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Adam Thompson on December 2, 2009 - 4:35pm
Policy Overview: Create a task force to study and report how best to maximize participation in 340B pricing, a provision of the Federal Public Health Act that authorizes discounted drug prices (below Medicaid levels) for certain populations and safety net health care providers, like rural hospitals, federally qualified health centers and prison populations. States have numerous options that should be studied and explored to ensure that populations and programs eligible for 340B pricing are receiving the reduced prices, resulting in savings for state budgets and consumers.
Key Facts on 340B: 340B pricing, a provision of the Federal Public Health Act, authorizes discounted drug prices (below Medicaid prices) for certain safety net health care providers, like federally qualified health centers, those serving prison populations, hospitals that serve a large Medicaid and uninsured population, and clinics for homeless people. The Senate health reform bill would expand discounts to include inpatient drugs and extend eligible participation to critical access and sole community hospitals, cancer hospitals, and other providers.
- 340B prices are 19% below the average Medicaid best price net or rebates, 39% below the average reimbursement from insurers, and 51% less than average wholesale price.
- Texas saves $10 million per year using 340B pricing for its prison population
- Hospitals that are eligible for and are utilizing 340B pricing save state Medicaid programs an average of $300,000 per year
- 340B pricing can make specialty drugs more accessible for patients, and more affordable for states and providers. Examples include medications for Multiple Sclerosis, Cancer, Antivirals, and Rheumatoid Arthritis.
Key Facts on Drug Prices: The pharmaceutical industry is raising its prices at the fastest rate since 1992. Critics identify this as an attempt to wedge in higher prices before Congress passes health reform that may clamp down on exorbitant drug prices and begins expanding coverage to millions of Americans. Leading up to the creation of the Medicare Part D drug benefit, which notably lacked authority for Medicare to flex taxpayers’ purchasing power to negotiate lower prices, drug manufacturers raised their prices at the widest margin in 6 years. The industry has so far protected its profits by spending more than almost all other lobbies in Washington, DC.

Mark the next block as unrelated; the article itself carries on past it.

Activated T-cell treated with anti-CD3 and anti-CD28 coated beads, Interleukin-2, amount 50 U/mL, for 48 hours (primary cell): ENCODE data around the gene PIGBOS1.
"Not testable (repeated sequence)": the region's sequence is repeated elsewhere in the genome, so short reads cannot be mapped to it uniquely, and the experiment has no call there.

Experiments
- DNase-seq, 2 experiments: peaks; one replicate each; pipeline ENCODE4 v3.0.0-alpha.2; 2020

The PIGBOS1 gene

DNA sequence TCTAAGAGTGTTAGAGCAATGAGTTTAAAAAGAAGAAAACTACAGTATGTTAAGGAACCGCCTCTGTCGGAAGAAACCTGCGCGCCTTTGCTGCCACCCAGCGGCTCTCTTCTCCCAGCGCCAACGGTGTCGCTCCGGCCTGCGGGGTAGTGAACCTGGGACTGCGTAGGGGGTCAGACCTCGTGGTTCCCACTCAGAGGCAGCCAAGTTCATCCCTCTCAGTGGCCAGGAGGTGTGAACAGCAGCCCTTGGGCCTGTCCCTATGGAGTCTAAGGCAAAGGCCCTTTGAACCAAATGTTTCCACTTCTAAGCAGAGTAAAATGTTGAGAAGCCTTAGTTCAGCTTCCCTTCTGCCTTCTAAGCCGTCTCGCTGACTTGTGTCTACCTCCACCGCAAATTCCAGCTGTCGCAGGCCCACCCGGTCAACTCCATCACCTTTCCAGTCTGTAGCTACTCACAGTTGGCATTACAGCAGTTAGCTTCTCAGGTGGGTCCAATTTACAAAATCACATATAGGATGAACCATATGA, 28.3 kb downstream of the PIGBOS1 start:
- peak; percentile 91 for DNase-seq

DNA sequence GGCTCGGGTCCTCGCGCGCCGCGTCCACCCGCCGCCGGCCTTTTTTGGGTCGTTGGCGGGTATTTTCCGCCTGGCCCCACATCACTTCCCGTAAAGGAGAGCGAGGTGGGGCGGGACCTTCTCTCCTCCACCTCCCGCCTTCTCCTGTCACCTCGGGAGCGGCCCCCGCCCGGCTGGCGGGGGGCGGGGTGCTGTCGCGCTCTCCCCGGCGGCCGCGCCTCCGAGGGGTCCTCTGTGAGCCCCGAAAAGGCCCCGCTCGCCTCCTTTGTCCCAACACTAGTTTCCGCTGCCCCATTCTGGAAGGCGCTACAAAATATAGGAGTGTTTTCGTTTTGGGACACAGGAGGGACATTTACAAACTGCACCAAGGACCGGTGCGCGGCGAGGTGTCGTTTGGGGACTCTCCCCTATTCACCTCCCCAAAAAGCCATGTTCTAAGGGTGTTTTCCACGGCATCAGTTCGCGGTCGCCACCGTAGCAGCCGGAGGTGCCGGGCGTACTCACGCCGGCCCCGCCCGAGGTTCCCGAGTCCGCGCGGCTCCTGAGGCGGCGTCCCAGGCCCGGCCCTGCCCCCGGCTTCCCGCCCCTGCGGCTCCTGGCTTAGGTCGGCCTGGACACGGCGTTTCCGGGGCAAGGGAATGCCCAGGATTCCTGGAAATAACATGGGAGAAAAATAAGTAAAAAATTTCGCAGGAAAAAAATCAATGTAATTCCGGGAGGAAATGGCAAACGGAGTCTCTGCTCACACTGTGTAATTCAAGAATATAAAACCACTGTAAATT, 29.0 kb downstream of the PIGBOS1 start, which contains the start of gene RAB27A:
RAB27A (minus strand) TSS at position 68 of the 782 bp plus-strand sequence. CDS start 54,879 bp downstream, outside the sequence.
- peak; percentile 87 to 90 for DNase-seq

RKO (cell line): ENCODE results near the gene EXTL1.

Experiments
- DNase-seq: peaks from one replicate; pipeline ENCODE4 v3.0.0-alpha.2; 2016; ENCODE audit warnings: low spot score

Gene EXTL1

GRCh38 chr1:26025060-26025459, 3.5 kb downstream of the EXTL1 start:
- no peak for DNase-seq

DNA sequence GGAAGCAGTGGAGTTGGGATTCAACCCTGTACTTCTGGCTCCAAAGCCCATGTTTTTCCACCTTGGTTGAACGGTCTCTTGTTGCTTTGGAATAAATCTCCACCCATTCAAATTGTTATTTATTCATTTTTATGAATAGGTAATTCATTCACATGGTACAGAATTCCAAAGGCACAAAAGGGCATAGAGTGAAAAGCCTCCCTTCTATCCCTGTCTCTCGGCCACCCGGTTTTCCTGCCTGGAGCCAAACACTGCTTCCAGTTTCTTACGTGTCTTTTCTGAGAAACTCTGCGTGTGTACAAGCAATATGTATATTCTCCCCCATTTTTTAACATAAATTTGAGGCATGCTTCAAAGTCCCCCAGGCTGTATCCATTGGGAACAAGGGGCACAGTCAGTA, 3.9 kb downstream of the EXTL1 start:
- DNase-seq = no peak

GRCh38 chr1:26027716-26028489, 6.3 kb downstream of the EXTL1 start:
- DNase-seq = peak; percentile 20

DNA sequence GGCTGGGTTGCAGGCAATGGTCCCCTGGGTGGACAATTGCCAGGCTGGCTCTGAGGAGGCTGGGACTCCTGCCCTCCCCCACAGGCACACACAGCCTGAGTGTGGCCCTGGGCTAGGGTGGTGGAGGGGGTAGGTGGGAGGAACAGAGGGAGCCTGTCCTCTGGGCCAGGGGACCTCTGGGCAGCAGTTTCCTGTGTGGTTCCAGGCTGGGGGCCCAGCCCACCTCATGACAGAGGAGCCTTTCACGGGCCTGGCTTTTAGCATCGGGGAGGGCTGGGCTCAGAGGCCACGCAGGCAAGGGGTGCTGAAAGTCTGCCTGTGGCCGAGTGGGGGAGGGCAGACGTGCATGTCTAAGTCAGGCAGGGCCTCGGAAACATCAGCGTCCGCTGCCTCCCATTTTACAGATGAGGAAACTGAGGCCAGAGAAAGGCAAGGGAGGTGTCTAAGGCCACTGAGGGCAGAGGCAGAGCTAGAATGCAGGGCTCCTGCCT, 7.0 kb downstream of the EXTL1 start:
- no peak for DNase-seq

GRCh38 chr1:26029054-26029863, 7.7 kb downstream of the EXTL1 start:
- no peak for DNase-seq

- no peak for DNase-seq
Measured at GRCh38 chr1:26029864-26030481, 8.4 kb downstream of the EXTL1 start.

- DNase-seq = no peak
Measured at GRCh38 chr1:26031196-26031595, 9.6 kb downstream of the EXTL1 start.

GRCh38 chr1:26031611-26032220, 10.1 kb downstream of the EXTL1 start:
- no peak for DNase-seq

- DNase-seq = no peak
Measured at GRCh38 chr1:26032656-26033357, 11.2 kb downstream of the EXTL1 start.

- In 2007, the U.S. spent $287 billion on pharmaceutical drugs, representing 14% of all health care expenditures and a significant driver of health care costs.
- Drug manufacturers spend more money marketing drugs ($30B each year) than developing new ones.
- 1 in 7 Americans reportedly went without prescribed drugs in 2007, up from 1 in 10 in 2003.
- 70% of Americans say the industry puts profits before people, according to a 2005 Kaiser Family Foundation poll.
- 74% of Americans believe the drug industry makes too much profit, according to a November 2009 Associated Press poll.
- 9 in 10 Americans support the government using its buying power to negotiate lower prices from drug companies, which many states are already doing, according to a recent Kaiser Family Foundation/Harvard poll.
For more, see Pew and Community Catalyst's public opinion survey on American's concerns about drug industry gifts and other ties to physicians and a recent Kaiser Family Foundation/Harvard/NPR survey on the public's opinion of the role of health care interest groups in health reform.
Best Practices for Maximizing 340B Pricing: In addition to our model legislation creating a task force to identify how best to expand 340B in your state, other best practices include:
- TX: SB 347, enacted in 2001, created a program to utilize 340B pricing for the prison population, resulting in annual savings of $10 million.
- VT: Public Act 71 of 2005, an appropriations bill, created more opportunities for 340B pricing by expanding the number of Federally Qualified Health Centers in the state and creating a purchasing co-op for the joint purchasing of medications through 340B. This initiative was the result of a task force report authorized by the legislature on how best to expand 340B pricing in the state.
- MA: H 2243 would require eligible health care centers to participate in 340B pricing.
Possible Federal Action Creates Potential for States to Go Further: Federal reform may set the stage for states to greatly expand their Rx reform initiatives, most notably those included in PSN’s 2010 Rx Agenda. While the House reform bill authorizes Medicare to negotiate with the drug industry for reduced prices, a key and necessary reform, the Senate bill simply calls for a study of Medicare Part D drug prices. Both bills greatly expand the 340B price discount program by, in part, including inpatient settings and expanding eligibility for the discounts to include children's hospitals, certain cancer and rural hospitals, like critical access hospitals.